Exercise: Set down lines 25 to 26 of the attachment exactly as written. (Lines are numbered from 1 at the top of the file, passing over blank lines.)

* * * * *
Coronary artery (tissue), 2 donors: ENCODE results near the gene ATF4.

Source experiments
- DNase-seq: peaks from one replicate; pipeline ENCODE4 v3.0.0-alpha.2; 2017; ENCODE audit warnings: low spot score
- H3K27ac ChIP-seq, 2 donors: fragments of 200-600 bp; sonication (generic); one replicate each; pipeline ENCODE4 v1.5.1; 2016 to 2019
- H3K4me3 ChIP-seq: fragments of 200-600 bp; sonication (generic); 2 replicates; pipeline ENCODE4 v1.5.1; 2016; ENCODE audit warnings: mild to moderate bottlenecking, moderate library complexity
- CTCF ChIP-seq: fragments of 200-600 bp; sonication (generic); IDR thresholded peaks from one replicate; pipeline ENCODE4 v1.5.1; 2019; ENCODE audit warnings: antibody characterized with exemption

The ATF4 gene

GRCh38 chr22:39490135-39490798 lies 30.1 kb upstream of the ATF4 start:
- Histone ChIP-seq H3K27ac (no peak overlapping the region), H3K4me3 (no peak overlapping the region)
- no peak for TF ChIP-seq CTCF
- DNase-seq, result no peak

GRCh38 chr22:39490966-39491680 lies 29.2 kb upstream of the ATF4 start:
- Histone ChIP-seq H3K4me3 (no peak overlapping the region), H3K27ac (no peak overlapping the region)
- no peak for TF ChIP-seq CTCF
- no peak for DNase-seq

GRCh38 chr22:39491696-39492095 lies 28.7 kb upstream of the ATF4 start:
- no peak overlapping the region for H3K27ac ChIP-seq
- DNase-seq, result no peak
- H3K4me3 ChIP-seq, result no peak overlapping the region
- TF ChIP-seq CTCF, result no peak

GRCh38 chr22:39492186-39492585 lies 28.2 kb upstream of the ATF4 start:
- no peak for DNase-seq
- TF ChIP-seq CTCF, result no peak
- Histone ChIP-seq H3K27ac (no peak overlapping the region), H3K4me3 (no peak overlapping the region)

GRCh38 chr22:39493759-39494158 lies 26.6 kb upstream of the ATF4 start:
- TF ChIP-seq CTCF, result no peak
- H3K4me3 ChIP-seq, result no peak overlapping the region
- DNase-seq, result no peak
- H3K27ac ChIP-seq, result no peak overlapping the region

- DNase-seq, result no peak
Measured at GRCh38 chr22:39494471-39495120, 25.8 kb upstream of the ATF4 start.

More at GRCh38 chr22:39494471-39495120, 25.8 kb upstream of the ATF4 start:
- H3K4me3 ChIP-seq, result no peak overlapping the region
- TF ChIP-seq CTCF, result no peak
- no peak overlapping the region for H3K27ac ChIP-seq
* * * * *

GRCh38 chr22:39493759-39494158 lies 26.6 kb upstream of the ATF4 start:
- TF ChIP-seq CTCF, result no peak